|Sylvie Davidson, in her kitchen, brings Roman times to life through the sense of taste.
“The best way to learn how to teach is under the gun,” says Sylvie Davidson. The John J. Curley ’60 and Ann Conser Curley ’63 Faculty Chair in Global Education and professor of romance languages and literatures knows of what she speaks. For Davidson, that big gun was Yale.
That’s where she found herself as the 20-year-old bride of a Yale Ph.D. candidate. She’d met Steve Davidson in her native southern France when he was doing research through a Fulbright scholarship, and she was completing her master’s degree.
From that first frightful moment in 1967 when she—a young, unsure foreigner—stood before a classroom of American students older than herself, Davidson has gone on to a 27-year teaching career at Dickinson. She is one of the few faculty members who have been awarded both the Distinguished Teaching Award (voted by her peers in 2005) and the Ganoe Award for Inspirational Teaching (selected by the seniors in 1996).
Perhaps it is the deliciously tangible way that she teaches French and Italian courses that earns her teaching accolades. Davidson, who can wield a Le Creuset pot with the best international cooks, often offers her students a turn in her kitchen and a taste at her table. Drawing students into cookbooks rather than just literature books, from the classroom to the kitchen, links the cultural to the academic. “To engage students, I feel, is a part of the teaching/learning process,” she says in her lilting, elegant
French-accented voice. “I hate students being passive. If they react to something, it stays in their minds, and they become inquisitive.”
Some ways in which she has linked food to literature and social history in her Food and Cultural Identity course: “I had them compose menus for a moment in time—for a Medieval prince, a Renaissance artist, an 18th-century bourgeoisie and,” she pauses, “the ideal menu for Mussolini’s soldiers. Everything was based on texts that they studied in Italian.”
She teaches the course in Italian in Carlisle, in English for the Bologna, Italy, summer immersion program, and in French at Dickinson’s Toulouse, France site. Over the last two decades, Davidson has led the Toulouse program for a total of 10 years and feels like the 250 alumni she has guided there are family members.
No matter in what language she teaches, Davidson delves into the history of etiquette and utensils, food and diet, and political systems.
“This is why I love to teach. I can make relationships to what we learn in class and outside. Food provides that bridge from the academic field to the outside world.”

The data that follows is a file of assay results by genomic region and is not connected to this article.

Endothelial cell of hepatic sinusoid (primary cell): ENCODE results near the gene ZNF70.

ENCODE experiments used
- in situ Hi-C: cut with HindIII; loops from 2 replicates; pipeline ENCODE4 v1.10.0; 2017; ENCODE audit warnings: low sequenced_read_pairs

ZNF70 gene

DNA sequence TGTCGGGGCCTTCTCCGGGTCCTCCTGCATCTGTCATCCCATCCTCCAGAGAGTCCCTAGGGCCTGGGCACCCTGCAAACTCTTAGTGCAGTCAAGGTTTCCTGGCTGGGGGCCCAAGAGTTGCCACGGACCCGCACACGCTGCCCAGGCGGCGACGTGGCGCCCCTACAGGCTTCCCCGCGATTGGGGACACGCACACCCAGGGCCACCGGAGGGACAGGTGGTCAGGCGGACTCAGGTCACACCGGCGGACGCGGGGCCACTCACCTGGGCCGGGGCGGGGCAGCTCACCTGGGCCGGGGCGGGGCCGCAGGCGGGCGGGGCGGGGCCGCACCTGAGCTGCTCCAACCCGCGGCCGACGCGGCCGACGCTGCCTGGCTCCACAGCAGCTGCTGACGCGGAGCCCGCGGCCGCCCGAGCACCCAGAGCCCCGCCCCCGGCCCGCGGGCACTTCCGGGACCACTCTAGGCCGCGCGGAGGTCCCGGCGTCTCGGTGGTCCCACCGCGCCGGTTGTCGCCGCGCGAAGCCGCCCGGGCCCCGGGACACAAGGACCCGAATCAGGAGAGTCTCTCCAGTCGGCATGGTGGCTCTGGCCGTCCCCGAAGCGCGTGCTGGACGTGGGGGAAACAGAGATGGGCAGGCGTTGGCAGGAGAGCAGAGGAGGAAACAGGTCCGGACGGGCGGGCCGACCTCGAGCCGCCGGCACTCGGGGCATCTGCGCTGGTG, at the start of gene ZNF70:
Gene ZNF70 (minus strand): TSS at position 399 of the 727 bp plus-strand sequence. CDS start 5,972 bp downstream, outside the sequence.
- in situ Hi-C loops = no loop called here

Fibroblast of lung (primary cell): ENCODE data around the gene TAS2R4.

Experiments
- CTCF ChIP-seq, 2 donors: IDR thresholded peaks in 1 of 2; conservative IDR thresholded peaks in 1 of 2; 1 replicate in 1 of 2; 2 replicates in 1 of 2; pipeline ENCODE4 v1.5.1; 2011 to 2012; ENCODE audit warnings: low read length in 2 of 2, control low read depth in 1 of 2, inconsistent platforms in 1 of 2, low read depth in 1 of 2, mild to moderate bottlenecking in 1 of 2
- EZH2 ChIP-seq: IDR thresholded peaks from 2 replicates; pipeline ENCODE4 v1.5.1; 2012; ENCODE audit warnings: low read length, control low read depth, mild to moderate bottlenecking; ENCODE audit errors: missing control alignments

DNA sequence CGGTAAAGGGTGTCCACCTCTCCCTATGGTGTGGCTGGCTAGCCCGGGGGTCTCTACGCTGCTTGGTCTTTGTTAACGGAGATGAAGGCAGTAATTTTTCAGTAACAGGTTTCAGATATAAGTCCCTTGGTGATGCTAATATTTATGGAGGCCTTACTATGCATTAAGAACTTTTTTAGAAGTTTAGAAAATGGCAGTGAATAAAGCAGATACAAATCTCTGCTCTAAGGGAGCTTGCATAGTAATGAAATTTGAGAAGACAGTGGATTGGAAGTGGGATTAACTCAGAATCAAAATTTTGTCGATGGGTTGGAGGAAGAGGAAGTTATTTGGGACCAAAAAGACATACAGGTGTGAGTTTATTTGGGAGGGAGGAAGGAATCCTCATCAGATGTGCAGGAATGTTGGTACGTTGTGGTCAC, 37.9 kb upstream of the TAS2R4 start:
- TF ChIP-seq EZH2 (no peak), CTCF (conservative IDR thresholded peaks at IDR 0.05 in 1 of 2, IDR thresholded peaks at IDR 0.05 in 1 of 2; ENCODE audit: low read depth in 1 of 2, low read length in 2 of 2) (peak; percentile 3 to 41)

During a one-semester sabbatical next year, Davidson plans to expand her food and culture course “and create a [first-year] seminar that would focus on this issue. I’d also like to offer the course for the MEMS [Medieval & Early Modern Studies major] in English to attract a larger audience. Specific language classes attract a limited number of students.”
Last spring, Davidson linked art and cuisine, taking her senior seminar students to the National Gallery in Washington, D.C., to see paintings that represent food, cooking and consumption. “We looked at how visual representations of food correspond to the evolution of food.”
As a benefit of holding an endowed chair, Davidson receives extra programming funds to supply food for the student dinners she holds at her passive-solar country home three miles south of Carlisle. Designed by her late husband and built in 1981, the house is nestled back a long lane on a property that sports a tree farm and 12 acres of natural habitat running alongside a golf course.
The endowed chair, which also allows for a one-course reduction per year, inspires her to do anything but rest on her laurels. “It’s a very valorizing thing to be recognized—a wonderful incentive to do what I’ve been doing, and to do it better.”
Though she’s been working hard in the classroom for nearly 40 years, and would like to spend more time with her grandson in Philadelphia, Davidson doesn’t see retirement in the near future. There is too much still left to do in a place where, she says, “there is a trustful relationship between the administration and faculty that is quite unique. If you make a good proposal, you are taken as a professional. This is one of the richest aspects of Dickinson and one of the most exciting things about being here. It is really possible to make serious changes.”
One new idea she plans to bring to the table concerns the Bologna program, which currently is geared toward political-science majors. Davidson would like to make it more cohesive for Italian-studies majors and strengthen the cultural link through food. With that success behind her, she says with a laugh, “then, like Candide, I will go out and cultivate my garden.”